When I was around 9 years old I vividly remember a friend asking me a series of questions from a book she was reading and at the end she proclaimed, “You’re an introvert!”
I remember reacting with shock and defensiveness, “No, I’m not!” She in all her 9-year-old wisdom tried to console me, “It’s not a bad thing, it’s just who you are!”
First of all, what in the world? How do I remember this “scene” from my childhood dialogue and all??
Secondly, how mature was my friend!?
Thirdly, why did I react so negatively toward my introvert label? Did I even know what it meant?
Either way, I knew it sounded like something I didn’t want to be.
Last week I finally checked out the book “Quiet” by Susan Cain from our library. It’s been recommended to me for over a year by several friends. It is so hard for me to put it down and I’m only 2/3 finished…so I’d rather be reading it than writing this post, : ) but here I am so I’ll go with it…(Good books are all consuming for me!)
I love when a paradigm of mine gets a much needed shift.
Especially when I didn’t know it needed shifting.
As I read the first chapter of the book my eyes were opened to how our American society rewards and values the “extroverted ideal” over introversion. It tends to be perpetuated that being overly talkative, having tons of friends, and always being out on the town is the “right” way to be. Those things are not bad of course but when we try to be what we are not, or encourage our children or students to behave in a way that is contrary to how they are wired, it can cause people to see themselves as not desirable in the way they are made or not able to work or learn to the best of their ability (raise your hand if you can’t stand “group work” in school or job settings…you may be an introvert!)
Now, I know better than to paint with a wide brush. I dislike labels, but this book is not about making sweeping generalizations. It helps the reader understand how differing personalities are essential to making the world go ’round; it gives evidence to why people make the choices they do based on brain research. This isn’t a “Christian” book, per se, but it has reaffirmed for me how God needs each of us in our uniqueness to be ourselves. It’s remarkable how not one “label” can be placed on any one human; He made us way too multidimensional and complicated to be placed under a category. Hallelujah.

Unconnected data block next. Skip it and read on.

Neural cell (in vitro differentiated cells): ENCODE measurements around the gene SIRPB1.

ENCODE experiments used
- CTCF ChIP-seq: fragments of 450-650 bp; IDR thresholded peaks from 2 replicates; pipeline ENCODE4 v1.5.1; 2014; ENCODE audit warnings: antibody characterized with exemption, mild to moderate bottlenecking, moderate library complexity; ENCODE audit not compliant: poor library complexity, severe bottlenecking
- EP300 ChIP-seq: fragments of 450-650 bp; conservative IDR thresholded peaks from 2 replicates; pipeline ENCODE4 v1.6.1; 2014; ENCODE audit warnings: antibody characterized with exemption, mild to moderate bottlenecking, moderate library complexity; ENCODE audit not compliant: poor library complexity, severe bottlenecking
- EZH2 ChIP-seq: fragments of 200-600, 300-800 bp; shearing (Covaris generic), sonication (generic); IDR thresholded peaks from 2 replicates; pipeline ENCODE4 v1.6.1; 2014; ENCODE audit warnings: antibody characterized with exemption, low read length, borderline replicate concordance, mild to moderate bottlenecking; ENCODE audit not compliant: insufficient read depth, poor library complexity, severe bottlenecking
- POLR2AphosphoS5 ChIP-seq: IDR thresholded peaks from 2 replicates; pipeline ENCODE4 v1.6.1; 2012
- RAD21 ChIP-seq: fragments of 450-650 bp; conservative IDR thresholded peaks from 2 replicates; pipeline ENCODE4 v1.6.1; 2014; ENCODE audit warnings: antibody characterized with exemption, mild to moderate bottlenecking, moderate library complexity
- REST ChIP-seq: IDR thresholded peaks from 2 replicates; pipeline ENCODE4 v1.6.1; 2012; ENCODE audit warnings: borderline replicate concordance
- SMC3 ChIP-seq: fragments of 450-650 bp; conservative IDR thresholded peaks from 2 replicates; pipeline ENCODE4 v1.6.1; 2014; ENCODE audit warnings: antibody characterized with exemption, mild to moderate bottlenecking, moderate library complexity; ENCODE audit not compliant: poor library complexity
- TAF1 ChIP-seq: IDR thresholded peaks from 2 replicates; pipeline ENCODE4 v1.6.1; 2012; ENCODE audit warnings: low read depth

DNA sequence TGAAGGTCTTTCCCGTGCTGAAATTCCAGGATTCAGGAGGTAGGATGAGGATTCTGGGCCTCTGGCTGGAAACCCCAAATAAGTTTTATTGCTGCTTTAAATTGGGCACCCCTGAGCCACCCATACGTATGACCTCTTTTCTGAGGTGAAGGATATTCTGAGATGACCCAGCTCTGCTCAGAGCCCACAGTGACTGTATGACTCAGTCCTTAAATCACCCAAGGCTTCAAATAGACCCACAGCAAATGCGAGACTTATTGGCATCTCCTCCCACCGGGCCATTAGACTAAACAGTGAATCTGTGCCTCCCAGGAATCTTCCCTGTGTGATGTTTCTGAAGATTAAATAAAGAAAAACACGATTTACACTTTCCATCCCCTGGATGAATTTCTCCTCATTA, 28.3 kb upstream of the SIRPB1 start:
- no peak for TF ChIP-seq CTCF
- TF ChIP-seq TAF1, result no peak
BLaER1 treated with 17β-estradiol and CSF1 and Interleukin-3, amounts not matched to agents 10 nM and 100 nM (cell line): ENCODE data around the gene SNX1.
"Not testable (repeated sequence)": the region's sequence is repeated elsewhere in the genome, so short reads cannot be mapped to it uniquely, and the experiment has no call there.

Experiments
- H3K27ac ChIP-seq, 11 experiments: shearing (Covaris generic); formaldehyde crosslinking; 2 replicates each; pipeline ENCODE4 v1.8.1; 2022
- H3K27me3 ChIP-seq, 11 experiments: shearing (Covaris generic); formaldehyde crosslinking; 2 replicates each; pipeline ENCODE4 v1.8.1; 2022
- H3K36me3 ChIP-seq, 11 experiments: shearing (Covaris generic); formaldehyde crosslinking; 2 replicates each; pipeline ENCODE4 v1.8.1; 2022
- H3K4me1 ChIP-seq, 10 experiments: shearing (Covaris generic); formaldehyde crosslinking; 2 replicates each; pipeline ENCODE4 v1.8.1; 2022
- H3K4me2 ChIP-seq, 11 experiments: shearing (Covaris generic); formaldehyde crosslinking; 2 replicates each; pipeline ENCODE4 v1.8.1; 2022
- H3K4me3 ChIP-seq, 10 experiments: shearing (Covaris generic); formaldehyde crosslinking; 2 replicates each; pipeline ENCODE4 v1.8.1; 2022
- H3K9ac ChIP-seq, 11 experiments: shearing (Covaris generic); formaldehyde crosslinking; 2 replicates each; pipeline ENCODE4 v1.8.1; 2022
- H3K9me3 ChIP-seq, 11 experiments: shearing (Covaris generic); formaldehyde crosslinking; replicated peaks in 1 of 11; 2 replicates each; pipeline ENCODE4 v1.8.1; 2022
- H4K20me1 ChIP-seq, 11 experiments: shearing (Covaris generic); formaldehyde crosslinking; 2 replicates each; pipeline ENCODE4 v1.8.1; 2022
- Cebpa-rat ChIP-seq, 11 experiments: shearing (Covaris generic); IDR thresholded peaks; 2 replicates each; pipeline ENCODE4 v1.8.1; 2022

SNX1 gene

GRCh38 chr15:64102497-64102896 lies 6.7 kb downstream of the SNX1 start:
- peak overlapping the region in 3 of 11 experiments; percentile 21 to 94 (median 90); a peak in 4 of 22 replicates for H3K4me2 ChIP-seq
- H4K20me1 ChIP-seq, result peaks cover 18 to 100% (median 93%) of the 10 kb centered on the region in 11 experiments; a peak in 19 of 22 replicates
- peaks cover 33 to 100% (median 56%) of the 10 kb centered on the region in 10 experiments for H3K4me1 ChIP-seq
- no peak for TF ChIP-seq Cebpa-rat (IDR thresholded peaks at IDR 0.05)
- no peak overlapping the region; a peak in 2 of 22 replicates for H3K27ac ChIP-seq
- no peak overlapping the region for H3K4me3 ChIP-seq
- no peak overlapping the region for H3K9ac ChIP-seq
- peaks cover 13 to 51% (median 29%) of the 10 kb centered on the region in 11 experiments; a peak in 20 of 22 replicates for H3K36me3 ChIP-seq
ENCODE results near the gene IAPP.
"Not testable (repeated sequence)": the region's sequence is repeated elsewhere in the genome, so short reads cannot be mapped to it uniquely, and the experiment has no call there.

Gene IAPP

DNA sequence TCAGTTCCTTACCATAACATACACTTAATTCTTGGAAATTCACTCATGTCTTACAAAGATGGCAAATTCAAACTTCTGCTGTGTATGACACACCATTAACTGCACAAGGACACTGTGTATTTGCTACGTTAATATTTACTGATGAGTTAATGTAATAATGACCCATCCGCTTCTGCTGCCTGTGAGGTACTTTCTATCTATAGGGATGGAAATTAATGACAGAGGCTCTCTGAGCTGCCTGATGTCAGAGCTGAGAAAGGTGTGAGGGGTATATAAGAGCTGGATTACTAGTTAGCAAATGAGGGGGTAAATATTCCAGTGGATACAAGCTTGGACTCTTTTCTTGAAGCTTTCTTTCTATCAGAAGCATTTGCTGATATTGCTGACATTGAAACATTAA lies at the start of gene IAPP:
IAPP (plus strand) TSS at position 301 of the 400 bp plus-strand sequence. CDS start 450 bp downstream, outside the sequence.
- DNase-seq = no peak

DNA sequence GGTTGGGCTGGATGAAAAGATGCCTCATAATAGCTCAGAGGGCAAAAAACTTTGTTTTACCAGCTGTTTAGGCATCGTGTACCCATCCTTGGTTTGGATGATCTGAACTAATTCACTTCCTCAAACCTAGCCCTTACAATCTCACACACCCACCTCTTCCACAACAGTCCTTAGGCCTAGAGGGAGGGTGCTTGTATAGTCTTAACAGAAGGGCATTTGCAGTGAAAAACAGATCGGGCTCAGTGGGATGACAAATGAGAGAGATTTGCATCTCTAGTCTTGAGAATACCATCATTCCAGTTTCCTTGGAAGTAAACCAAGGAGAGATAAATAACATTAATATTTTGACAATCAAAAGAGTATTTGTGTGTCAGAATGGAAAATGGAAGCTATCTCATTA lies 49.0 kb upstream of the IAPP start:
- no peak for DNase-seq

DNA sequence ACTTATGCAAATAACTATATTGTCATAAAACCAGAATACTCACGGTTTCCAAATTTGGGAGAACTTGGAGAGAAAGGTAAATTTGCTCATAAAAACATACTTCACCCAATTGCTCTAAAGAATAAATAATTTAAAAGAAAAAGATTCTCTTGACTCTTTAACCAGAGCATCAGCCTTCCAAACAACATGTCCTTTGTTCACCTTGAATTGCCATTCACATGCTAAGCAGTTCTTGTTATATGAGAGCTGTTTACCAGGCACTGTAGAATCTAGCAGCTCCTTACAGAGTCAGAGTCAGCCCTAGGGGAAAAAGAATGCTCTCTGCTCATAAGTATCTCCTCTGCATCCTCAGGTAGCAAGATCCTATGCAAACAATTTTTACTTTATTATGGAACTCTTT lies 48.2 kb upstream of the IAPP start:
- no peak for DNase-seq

Many people are able to confidently adapt and monitor their feelings in order to engage in activities which are rewarding to themselves. But when a recovering people-pleaser, like myself, feels the desire to retreat from the world, instead of finding rest and rejuvenation, feelings of shame and regret happen. We tend to feel we are letting others down or not being like the “rest of the world” or so it seems(!)–able to “go” 110% of the time and look good doing it.
I am DONE with it. As long as I am seeking God through prayer and bible study I will remain peaceful where God has placed me today.
No need to strive or change myself; He will lead me in decision making and my confidence is in Him. Not myself. My flesh is so terribly weak.
Blessedly, I’ve been learning this lesson for a few years now since I’ve been forced to slow down and learn about real REST in Jesus. Grief will strip you down to figuring out what your self-care is, if you didn’t know it before.